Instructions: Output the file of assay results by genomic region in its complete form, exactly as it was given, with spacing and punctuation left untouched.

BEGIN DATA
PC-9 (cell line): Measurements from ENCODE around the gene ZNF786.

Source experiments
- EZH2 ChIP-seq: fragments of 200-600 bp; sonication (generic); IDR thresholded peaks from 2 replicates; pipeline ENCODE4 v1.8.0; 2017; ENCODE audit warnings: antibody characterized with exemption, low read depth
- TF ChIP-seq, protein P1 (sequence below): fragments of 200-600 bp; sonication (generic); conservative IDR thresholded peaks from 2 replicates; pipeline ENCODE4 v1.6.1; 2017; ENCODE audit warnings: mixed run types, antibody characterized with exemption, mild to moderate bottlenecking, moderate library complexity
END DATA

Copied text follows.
PC-9 (cell line): Measurements from ENCODE around the gene ZNF786.

Source experiments
- EZH2 ChIP-seq: fragments of 200-600 bp; sonication (generic); IDR thresholded peaks from 2 replicates; pipeline ENCODE4 v1.8.0; 2017; ENCODE audit warnings: antibody characterized with exemption, low read depth
- TF ChIP-seq, protein P1 (sequence below): fragments of 200-600 bp; sonication (generic); conservative IDR thresholded peaks from 2 replicates; pipeline ENCODE4 v1.6.1; 2017; ENCODE audit warnings: mixed run types, antibody characterized with exemption, mild to moderate bottlenecking, moderate library complexity